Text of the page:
The trade deficit shrank in April as imports rose the least in 16 months, after the consumption tax hike crimped consumer spending, Finance Ministry data showed on Wednesday.
Inbound shipments rose 3.4 percent from a year earlier, the ministry said. Exports increased 5.1 percent, leaving a deficit of ¥808.9 billion, down 7.8 percent from a year earlier.
Reductions in the trade deficits, which extended their record run to 22 months, would help Prime Minister Shinzo Abe’s efforts to drive a sustained economic recovery and an exit from deflation. So far, export gains have been limited, even with a 17 percent slide in the yen against the dollar since Abe took office in December 2012.
“Imports boosted by front-loaded demand before the consumption tax hike dropped off in April,” said Yoshiki Shinke, chief economist at Dai-ichi Life Research Institute. “We have to wait for exports to recover strongly before we will see a real drop in the trade deficit and that situation is still way out of sight,” said Shinke, the most accurate forecaster of the economy for two years running in data compiled by Bloomberg.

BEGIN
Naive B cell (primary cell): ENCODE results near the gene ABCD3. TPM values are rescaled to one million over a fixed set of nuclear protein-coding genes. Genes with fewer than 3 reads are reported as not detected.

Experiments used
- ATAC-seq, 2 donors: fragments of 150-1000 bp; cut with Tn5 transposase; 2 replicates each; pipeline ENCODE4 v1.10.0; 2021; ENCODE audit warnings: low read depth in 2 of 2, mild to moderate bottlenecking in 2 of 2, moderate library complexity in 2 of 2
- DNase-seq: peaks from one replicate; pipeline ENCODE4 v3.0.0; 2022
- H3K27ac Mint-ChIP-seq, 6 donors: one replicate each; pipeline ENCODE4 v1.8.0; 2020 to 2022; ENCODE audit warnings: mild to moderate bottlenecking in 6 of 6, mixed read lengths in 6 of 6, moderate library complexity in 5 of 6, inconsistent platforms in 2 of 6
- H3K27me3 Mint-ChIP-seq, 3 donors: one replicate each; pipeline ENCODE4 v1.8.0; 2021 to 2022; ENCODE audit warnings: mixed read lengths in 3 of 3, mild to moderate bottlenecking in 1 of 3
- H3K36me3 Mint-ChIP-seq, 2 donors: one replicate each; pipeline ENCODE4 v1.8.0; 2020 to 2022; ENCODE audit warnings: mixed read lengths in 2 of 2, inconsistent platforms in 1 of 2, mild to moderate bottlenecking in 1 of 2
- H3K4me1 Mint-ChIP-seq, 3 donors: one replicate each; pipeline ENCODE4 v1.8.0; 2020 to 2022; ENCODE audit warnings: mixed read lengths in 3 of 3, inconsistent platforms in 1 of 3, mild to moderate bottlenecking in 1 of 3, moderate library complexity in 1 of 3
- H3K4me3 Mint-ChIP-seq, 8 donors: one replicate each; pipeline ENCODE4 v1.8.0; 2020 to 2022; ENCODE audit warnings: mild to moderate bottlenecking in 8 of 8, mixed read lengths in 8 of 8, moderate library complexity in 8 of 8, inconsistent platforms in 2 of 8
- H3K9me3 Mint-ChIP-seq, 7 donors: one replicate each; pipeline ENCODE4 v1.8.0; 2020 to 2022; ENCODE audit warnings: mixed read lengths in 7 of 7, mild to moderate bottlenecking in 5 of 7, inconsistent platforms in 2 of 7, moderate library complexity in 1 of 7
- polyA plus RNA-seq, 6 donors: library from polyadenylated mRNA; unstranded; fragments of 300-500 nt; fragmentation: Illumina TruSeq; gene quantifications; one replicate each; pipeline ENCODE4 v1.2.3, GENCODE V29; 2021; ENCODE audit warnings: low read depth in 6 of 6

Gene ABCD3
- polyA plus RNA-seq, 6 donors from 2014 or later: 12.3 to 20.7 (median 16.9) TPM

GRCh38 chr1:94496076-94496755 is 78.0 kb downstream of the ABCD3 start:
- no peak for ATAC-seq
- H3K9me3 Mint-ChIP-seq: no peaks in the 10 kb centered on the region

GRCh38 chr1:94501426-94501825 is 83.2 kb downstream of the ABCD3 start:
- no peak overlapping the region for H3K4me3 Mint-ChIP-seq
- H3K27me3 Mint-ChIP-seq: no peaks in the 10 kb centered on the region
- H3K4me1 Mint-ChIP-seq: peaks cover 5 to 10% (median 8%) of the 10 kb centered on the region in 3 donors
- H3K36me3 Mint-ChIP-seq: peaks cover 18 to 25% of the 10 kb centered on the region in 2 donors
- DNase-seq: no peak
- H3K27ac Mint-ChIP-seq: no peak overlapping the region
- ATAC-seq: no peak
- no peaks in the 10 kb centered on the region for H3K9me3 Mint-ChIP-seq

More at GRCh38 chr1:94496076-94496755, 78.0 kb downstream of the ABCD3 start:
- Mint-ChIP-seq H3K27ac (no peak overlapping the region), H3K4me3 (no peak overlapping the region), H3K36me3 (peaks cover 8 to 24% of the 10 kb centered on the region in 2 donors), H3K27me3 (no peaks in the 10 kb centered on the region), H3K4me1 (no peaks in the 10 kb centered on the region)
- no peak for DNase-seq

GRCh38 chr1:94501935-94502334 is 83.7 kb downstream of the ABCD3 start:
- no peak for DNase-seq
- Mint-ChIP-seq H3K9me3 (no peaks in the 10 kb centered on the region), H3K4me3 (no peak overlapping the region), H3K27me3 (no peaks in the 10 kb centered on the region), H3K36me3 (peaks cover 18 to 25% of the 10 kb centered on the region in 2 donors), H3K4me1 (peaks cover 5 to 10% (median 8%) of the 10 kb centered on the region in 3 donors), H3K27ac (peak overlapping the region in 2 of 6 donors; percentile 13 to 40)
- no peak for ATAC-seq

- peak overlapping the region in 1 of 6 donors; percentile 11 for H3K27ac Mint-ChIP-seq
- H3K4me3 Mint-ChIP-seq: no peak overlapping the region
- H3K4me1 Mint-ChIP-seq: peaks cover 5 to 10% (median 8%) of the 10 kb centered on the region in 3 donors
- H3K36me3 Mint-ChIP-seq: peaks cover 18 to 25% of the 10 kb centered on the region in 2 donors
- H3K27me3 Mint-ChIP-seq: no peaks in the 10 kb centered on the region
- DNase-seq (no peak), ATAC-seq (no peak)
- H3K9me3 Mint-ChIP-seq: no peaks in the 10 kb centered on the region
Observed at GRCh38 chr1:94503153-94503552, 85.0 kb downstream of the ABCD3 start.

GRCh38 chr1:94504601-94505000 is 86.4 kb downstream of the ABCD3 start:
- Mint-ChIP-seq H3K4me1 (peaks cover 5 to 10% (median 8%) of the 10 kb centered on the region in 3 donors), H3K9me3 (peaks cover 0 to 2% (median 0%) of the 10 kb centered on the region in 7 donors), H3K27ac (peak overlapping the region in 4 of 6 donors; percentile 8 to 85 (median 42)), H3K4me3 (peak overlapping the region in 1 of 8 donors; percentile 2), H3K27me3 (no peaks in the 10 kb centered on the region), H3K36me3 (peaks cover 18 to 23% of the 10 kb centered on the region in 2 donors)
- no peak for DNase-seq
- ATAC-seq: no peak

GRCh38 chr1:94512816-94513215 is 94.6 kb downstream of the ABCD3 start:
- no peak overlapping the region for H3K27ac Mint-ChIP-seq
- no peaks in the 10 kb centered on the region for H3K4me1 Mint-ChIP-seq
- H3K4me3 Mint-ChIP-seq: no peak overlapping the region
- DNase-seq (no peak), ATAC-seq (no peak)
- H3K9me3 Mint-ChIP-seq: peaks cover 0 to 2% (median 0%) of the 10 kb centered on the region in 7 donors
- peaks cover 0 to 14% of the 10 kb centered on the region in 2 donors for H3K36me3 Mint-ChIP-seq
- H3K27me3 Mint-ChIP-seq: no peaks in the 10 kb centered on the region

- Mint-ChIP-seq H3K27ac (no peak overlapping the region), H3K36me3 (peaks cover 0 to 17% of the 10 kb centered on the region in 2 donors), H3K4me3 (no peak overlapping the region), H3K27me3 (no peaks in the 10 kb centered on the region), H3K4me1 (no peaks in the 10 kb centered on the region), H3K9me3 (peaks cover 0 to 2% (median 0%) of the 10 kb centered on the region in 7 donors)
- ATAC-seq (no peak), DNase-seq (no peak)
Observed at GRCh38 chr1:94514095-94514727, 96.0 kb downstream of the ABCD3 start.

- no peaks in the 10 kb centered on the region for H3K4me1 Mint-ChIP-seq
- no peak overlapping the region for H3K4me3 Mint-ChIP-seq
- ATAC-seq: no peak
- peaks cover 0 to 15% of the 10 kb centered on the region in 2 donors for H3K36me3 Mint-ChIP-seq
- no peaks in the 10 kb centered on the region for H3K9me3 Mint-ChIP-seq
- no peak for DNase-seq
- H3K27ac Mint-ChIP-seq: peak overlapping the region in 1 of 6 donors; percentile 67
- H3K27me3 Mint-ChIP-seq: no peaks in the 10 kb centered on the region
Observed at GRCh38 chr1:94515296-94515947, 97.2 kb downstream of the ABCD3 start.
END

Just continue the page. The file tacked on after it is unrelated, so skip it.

The trade shortfall was wider than a ¥646.3 billion gap forecast in a survey of 29 economists by Bloomberg News.
Abe increased the sales tax to 8 percent from 5 percent as he tries to contain the world’s biggest debt burden. An environmental tax on energy, which also took effect April 1, undercut imports of oil and coal, according to Nomura Holdings Inc. economists led by Minoru Nogimori.
Exports are likely to increase moderately once overseas economies improve and the effects of temporary factors such as U.S. winter weather abate, Bank of Japan Gov. Haruhiko Kuroda said last week.
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